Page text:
When I was very young, I wanted to be a teacher, as I only wanted to draw on the blackboard, then I wanted to be a Vet. However, during my senior years at high school, I volunteered at St John’s and this exposure to providing first aid and medical services drew me to nursing where I focused on Trauma and Emergency.


Favourite fictional character and why?

Pooh Bear – oh, for the simple life! The world we live in is so complicated and there is a lot of stress and pressure, especially over the past year with the pandemic. I think it is important to take time out, evaluate and slow down, take care of our mental health and wellbeing.


Personal motto that helps you power through obstacles?

Stop… breathe… think… react. When I was young and working in the trauma department, we didn’t have time to stop and think – lives depended on us taking action. When working in corporate leadership, we need to make the right decision, most of our jobs are not literally “saving lives”. So, stop and think, we make better decisions when we have time to contemplate the outcomes.


What book are you reading now?

The Midnight Library, Matt Haig – very inspiring. I won’t give away the ending, but the context is, what would our lives look like if we had taken a different path? For example, If I pursued teaching or veterinary science …. It is the “what if’s” book


If you could snap your fingers and become an expert in something, what would it be?

Languages. I have been learning Japanese for five years ever since CMAX was acquired by a Japanese company. The Board Meetings are translated between English and Japanese, however, I often wonder what the side conversations are occurring that get “lost in translation”.

Company Spotlight

CSIRO Innovation Partnership Bolsters NSW Science and Tech Strength



The NSW Government has signed a historic five-year Innovation Partnership agreement with Australia’s national science agency, CSIRO, to drive digital technology, manufacturing and health excellence across NSW-based innovation precincts.


Minister for Jobs, Investment, Tourism and Western Sydney Stuart Ayres said that the partnership would emphasise the state’s global reputation as a base for technological innovation, knowledge and expertise and drive new opportunities for businesses to invest, expand or locate in NSW.


“The NSW Government has a long history of working with CSIRO and this agreement through Investment NSW takes our strategic partnership to an historic next level,” Mr Ayres said.


“The partnership will immediately accelerate innovation and commercialisation, create new jobs in growth industries like advanced manufacturing, Artificial Intelligence (AI) and digital health, and increase economic growth as part of our strong recovery from the pandemic.


“Engaging CSIRO as an Innovation Partner also enables us to work together to explore future opportunities to align and collaborate on research and innovation, with the potential to open up a range of new industry development and investment attraction opportunities across the state,” he said.


Through the partnership, CSIRO will continue to consolidate its Sydney operations, focusing on advanced manufacturing, quantum technologies, aerospace, defence and agribusiness at the future Bradfield Aerotropolis, digital focus at Tech Central in Eveleigh, and health capabilities in the Westmead Health and Innovation District.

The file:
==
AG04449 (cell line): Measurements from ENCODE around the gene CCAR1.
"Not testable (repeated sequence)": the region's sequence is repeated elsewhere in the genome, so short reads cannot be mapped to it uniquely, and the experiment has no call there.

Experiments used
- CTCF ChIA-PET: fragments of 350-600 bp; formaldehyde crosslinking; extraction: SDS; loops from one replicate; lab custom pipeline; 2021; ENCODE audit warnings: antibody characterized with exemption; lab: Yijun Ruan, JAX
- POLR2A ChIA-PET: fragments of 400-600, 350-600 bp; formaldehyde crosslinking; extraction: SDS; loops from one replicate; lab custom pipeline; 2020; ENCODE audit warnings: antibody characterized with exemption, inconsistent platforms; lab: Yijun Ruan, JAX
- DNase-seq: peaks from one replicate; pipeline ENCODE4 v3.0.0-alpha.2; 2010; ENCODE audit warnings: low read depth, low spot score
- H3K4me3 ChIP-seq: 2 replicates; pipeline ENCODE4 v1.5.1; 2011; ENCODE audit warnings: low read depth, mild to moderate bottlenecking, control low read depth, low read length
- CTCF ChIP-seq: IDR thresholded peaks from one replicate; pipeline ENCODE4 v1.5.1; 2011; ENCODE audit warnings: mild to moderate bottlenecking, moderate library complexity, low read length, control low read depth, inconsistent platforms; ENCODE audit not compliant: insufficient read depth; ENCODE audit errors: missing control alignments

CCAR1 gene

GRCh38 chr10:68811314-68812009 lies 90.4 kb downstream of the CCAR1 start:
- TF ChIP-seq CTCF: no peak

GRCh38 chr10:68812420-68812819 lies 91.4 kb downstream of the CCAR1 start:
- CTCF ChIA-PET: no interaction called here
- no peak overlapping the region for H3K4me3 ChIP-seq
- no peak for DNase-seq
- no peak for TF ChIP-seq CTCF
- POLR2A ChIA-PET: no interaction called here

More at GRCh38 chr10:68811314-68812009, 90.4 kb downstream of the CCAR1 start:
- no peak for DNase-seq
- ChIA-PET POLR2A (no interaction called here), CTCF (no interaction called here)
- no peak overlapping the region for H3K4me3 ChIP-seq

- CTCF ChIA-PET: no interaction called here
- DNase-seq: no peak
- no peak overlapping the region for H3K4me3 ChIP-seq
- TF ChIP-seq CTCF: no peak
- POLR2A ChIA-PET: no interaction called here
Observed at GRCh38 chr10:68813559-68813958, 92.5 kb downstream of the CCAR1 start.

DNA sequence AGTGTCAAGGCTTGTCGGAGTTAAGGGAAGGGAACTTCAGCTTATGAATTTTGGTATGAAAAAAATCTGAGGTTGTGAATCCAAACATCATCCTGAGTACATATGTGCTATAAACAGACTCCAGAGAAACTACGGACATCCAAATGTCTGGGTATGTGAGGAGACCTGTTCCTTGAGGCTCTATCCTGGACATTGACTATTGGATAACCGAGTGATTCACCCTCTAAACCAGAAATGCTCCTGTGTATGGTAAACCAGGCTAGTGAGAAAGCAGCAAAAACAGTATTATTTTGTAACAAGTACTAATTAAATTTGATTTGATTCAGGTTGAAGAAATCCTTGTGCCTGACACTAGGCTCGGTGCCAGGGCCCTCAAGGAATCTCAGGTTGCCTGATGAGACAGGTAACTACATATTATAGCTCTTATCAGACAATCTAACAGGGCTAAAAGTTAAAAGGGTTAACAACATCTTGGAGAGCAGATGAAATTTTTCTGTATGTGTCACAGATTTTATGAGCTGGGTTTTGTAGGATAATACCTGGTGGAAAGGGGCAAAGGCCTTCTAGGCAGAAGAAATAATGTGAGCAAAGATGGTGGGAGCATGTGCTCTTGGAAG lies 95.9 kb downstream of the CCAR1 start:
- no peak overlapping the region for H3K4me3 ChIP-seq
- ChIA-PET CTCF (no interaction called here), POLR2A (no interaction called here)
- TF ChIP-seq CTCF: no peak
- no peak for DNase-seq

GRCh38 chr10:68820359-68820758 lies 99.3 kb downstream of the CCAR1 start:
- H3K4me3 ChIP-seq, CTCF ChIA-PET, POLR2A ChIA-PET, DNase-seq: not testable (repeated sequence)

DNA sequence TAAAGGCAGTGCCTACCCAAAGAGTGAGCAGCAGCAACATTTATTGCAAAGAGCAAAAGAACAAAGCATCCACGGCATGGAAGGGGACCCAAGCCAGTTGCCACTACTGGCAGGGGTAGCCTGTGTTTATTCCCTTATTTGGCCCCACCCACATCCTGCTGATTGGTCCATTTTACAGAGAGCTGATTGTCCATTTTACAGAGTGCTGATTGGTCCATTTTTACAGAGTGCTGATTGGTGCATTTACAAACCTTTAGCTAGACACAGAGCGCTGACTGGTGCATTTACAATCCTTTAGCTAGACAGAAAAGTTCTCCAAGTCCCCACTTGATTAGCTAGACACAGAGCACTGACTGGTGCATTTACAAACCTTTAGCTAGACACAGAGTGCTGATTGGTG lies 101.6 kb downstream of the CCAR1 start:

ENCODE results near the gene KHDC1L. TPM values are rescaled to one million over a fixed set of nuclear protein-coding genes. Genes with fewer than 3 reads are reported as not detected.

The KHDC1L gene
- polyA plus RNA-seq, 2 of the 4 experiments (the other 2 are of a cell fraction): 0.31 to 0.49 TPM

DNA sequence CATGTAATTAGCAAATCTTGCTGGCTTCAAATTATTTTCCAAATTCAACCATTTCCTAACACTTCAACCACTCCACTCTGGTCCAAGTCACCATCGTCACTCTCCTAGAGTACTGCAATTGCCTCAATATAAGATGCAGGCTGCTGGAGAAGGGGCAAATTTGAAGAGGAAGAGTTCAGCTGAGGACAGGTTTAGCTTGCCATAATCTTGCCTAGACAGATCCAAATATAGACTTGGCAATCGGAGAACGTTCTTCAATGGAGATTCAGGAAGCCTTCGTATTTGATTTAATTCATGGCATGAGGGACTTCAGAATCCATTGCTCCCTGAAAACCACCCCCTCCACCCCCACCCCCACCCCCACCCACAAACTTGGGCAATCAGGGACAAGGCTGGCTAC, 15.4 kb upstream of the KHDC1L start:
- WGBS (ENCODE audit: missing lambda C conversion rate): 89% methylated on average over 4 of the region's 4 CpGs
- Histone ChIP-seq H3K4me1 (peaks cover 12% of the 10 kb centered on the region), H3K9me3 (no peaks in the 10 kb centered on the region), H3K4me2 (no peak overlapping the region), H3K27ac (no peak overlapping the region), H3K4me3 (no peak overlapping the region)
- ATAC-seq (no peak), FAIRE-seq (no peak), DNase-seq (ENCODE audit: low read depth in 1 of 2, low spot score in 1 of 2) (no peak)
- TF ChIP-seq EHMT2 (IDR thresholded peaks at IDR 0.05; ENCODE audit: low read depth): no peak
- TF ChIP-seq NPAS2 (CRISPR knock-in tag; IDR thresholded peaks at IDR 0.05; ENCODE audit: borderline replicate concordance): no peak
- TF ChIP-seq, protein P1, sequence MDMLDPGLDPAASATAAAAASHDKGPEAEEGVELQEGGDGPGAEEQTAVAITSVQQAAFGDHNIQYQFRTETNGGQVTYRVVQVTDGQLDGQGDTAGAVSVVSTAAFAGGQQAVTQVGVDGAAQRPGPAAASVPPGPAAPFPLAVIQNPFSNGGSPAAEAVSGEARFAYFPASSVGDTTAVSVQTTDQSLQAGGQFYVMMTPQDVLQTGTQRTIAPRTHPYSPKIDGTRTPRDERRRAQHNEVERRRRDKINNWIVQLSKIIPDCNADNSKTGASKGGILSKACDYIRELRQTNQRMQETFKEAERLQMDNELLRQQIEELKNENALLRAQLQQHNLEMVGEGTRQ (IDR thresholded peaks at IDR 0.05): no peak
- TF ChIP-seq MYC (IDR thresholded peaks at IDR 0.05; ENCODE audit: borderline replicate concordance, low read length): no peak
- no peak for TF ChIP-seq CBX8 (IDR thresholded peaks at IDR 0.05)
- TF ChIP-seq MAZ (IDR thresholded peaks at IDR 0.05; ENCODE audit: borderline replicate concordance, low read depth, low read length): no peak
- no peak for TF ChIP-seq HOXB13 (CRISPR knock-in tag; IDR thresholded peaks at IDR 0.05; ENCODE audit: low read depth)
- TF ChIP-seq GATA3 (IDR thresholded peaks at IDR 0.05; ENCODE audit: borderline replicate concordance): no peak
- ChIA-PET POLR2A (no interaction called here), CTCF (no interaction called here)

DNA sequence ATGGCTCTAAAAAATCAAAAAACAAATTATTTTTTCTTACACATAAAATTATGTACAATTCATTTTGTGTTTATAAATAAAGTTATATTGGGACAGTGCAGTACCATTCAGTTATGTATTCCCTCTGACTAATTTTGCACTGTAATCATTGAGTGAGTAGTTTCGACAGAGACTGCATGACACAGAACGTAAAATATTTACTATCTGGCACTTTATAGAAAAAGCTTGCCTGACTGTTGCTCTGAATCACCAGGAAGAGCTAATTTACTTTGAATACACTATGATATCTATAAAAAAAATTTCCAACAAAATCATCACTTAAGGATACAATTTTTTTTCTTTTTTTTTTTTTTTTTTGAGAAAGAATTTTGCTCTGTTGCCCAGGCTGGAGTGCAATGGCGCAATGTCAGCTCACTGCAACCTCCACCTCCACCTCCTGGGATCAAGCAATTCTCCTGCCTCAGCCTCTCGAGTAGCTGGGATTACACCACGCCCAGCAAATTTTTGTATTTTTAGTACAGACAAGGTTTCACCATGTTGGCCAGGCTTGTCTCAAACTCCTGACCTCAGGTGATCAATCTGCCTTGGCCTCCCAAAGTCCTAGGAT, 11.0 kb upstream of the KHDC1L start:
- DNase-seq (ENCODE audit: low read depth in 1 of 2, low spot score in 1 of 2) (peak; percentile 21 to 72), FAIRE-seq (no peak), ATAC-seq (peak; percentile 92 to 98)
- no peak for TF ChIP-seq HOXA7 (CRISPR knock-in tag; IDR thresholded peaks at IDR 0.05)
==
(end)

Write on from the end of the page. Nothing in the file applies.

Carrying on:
CSIRO Chief Executive Dr Larry Marshall said the agreement recognised the importance of connecting the NSW business and research community with Australia’s largest commercialisation network, as well as access to world-class expertise in emerging fields like genetics, materials, quantum, synthetic biology, and space.


“CSIRO’s partners in NSW will have access to the country’s best scientific and commercialisation expertise, as well as world-class research infrastructure, to harness the power of science to create jobs in NSW and make life better for all Australians,” Dr Marshall said.


Network News

Federal Budget 2021



The last year has provided significant challenges for stakeholders across the board with COVID-19 and its response. Leaders are facing and navigating a broad range of issues with the primary focus being recovery and the mitigation of issues. Continuing to move Australia forward in a proactive manner remains high on the agenda.


Our team of experts have analysed the 2021 Federal Budget announcement and how this will impact businesses, the economy and industries moving forward. KPMG's analysis below is aimed at assisting you to understand, prepare and anticipate the suggestions and changes forthcoming.


Federal Budget Insights 2021-2022



A lot can change in a year.


In May 2020, 12 months ago, the first instalment of JobKeeper had just been paid. JobKeeper, a wage subsidy paid by the Federal Government to businesses significantly impacted by COVID-19, would go on to be the largest single fiscal initiative in Australia’s history.


Although we had just emerged from the first wave of COVID-19 infections better than some of our international peers, the economic outlook in May last year was decidedly bleak. Reputable commentators — Treasury included — warned of an unprecedented economic recession, with unemployment potentially reaching 15 per cent.


Fast-forward to today, and in the words of Treasurer Josh Frydenberg, delivering his third budget, “Australia is coming back”.


Old Jobs, New Tricks?